...OK, it wasn't, there was some permission thing. I had to add my user to a usergroup called video. OK, that didn’t work, because apparently in Ubuntu 20.04 specifically, that group should be called render instead of video, which was the name still in older versions and all other distros. OK, OK, OK. Look, there was a time when I wanted to understand why all these things are the way they are, but I have kids now, okay? Two of them. The decline in my GitHub contribution chart is a daily reminder of how little energy I have left for these things, nowadays. Also, I've been trying to get this shit to work for days in a row now, physically and mentally tired already before even writing the first console command.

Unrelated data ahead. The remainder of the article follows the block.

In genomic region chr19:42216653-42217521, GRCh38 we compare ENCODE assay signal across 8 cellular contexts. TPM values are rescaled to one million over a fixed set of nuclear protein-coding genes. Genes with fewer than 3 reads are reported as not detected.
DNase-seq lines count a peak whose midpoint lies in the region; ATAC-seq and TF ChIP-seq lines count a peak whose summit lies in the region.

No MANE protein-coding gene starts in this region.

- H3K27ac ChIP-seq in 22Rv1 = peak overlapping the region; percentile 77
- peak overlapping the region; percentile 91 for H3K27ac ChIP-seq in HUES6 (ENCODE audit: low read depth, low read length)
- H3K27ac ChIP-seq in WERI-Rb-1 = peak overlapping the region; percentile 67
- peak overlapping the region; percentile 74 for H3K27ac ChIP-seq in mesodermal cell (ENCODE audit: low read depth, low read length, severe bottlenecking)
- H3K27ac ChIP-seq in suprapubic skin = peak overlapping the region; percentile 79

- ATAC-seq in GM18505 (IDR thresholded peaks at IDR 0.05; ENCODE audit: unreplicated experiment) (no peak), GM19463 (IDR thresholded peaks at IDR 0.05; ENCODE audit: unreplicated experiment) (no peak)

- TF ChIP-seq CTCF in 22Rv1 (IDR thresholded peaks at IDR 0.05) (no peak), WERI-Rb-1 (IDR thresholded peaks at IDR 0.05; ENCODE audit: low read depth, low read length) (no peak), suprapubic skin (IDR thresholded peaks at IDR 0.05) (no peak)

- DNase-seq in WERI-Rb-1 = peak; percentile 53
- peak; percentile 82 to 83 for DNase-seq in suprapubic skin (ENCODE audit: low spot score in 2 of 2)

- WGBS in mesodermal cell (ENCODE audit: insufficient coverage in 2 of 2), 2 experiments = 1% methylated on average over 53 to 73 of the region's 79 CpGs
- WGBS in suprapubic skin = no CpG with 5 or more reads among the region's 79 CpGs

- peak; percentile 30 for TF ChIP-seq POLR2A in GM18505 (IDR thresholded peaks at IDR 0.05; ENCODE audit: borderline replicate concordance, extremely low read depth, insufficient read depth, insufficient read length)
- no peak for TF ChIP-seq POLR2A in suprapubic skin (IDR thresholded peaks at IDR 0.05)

Anyway. After adding my user to a few usergroups, adding some ROCm specific binaries to my PATH, and after chowning a few files, it did seem like everything was working correctly.
So now, finally, I could go back to the PyTorch website and follow the instructions to install a version of PyTorch with support for ROCm. It installed correctly. I thought this might be it! I then went and cloned the Real-ESRGAN repo, installed the...for what felt like the hundredths time, and then ran the python command to commence training that had failed me so many times in the past.
No, just kidding. It failed.
Of course it failed.
I think I was laughing. The error? ROCm, an abbreviation of Radeon Open Compute with a mystical lowercase m in the end, AMD's own thing, didn’t actually support my AMD Radeon RX 6900 XT graphics card, or more generally, RDNA2. In fact, it didn’t even support RNDA1-based graphics cards like the 5700 XT.